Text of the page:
How Injection Molding Works
In this post I’m going to explain how injection molding works. Creating polymers is an amazing process. Then there is the question of forming the plastic or rubber into useful objects….another fantastic discipline. One of the most common methods of forming rubber or plastic resins is a process called injection molding. Injection molding is made possible by large machines called injection molding machines.
Material, either rubber or plastic resin is fed to the machine. This can be in the form of a hopper for plastic pellets or an auger for thicker, heavier compounds. Colorants are usually fed to the machine directly after the hopper. The resins enter the injection barrel by gravity though the feed throat. Upon introduction into the barrel, the resin is heated to the appropriate temperature to make it melt.
This now viscous material is injected into the mold by a reciprocating screw or a ram injector. A reciprocating screw provides the advantage of being able to inject a smaller percentage of the total shot1. The ram injector on the other hand, must typically inject at least 20% of the total shot. A screw injector can inject as little as 5% of the total shot. Many factors also come into play such as the type of mold, how the material is injected, etc., effect the shot.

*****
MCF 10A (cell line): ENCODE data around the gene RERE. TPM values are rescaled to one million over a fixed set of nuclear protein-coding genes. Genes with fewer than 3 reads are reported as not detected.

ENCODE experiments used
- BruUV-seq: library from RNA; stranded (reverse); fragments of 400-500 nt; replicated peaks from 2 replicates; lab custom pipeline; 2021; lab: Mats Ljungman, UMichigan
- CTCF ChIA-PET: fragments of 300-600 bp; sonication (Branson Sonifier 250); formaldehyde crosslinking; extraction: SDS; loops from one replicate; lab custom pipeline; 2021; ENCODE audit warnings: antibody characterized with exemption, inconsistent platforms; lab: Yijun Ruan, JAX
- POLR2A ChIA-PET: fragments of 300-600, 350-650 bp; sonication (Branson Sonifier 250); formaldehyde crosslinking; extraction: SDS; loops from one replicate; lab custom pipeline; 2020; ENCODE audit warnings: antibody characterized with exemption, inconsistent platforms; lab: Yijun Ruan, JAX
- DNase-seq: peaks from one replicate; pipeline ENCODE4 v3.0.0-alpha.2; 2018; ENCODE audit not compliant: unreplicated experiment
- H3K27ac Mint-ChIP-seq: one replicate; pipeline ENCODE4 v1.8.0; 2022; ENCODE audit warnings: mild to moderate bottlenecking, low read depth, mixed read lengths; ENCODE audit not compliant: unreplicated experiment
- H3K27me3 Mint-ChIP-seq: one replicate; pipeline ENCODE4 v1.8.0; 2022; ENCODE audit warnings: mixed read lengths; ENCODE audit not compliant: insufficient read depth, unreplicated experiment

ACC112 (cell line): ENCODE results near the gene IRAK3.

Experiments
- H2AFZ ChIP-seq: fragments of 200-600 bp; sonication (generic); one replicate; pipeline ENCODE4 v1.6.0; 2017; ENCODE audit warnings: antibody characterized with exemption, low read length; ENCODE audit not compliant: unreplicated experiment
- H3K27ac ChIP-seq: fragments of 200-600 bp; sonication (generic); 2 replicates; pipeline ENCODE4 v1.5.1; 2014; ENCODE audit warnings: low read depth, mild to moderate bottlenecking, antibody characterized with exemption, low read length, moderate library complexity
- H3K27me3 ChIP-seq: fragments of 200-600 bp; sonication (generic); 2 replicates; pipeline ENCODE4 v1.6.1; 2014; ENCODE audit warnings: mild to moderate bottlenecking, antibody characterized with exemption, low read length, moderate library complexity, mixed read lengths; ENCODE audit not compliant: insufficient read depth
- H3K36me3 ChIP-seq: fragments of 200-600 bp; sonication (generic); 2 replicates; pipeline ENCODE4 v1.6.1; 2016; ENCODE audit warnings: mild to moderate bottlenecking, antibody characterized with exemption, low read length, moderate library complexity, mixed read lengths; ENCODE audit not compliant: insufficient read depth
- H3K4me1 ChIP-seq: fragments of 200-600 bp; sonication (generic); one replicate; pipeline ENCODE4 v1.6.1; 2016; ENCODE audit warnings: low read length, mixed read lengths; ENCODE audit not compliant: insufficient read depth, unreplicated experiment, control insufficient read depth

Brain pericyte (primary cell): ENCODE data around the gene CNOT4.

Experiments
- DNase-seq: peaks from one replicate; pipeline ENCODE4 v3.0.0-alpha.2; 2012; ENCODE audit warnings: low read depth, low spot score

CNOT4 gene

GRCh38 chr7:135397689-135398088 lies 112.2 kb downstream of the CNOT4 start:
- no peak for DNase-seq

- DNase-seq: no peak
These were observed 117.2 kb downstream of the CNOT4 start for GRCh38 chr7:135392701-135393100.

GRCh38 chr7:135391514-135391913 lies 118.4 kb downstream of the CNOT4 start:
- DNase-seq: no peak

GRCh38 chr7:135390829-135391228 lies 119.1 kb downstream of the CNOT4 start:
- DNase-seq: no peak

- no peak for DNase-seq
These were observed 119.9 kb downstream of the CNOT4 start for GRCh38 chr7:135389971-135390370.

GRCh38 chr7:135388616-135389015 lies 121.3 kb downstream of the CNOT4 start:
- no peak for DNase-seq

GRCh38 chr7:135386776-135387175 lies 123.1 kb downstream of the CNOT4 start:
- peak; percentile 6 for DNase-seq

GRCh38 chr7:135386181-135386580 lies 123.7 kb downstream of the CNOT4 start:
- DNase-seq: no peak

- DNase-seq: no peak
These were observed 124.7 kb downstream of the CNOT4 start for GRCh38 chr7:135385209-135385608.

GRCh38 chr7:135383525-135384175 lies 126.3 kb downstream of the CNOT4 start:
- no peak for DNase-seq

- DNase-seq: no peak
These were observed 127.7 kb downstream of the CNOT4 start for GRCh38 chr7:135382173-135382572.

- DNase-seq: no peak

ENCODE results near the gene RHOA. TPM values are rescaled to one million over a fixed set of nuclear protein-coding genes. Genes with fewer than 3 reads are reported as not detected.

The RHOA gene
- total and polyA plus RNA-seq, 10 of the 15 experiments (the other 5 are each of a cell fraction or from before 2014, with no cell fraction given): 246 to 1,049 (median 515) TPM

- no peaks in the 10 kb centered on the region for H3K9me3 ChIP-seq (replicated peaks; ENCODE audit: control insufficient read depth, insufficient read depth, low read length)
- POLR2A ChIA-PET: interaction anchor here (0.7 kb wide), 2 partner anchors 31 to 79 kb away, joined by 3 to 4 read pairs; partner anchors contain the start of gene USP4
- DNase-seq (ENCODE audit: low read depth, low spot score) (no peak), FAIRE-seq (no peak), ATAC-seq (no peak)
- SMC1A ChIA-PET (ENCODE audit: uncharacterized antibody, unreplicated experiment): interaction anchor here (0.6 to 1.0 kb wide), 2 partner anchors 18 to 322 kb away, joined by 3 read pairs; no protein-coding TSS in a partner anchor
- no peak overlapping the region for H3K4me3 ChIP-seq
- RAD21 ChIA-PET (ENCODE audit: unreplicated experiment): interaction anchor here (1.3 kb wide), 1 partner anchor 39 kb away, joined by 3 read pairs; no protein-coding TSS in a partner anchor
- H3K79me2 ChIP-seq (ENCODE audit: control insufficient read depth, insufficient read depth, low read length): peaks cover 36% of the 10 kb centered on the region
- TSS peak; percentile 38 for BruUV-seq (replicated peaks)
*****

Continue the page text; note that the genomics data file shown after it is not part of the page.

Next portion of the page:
The Plastic mold is a cavity in the machine that receives the material and shapes it accordingly. In order to make the injected material solidify, the mold is cooled constantly to a temperature which makes the solidification possible. The mold plates are forced together, usually by hydraulic force. The clamping force is defined as the injection pressure multiplied by the total cavity projected area. Molds are typically over-designed with regard to the pressures they must endure depending on the material to be cast. In addition, each injectionable material has a calculated shrinkage value associated with that has to be accounted for as well.
Some Typical Complications
Burned or Scorched Parts: Melt temperature may be too high. Polymer may be becoming trapped and degrading in the injection nozzle. Cycle time may be too long allowing the resin to overheat.
Warpage of Parts: Uneven surface temperature of the molds. Non-uniform wall thickness of mold design.
Surface Imperfections: Melt temperature may be too high causing resin decomposition and gas evolution (bubbles). Excessive moisture in the resin. Low pressure causing incomplete filling of mold.
Incomplete Cavity Filling: Injection stroke may be too small for mold (ie. not enough resin is being injected). Injection speed may be too slow causing freezing before mold is filled.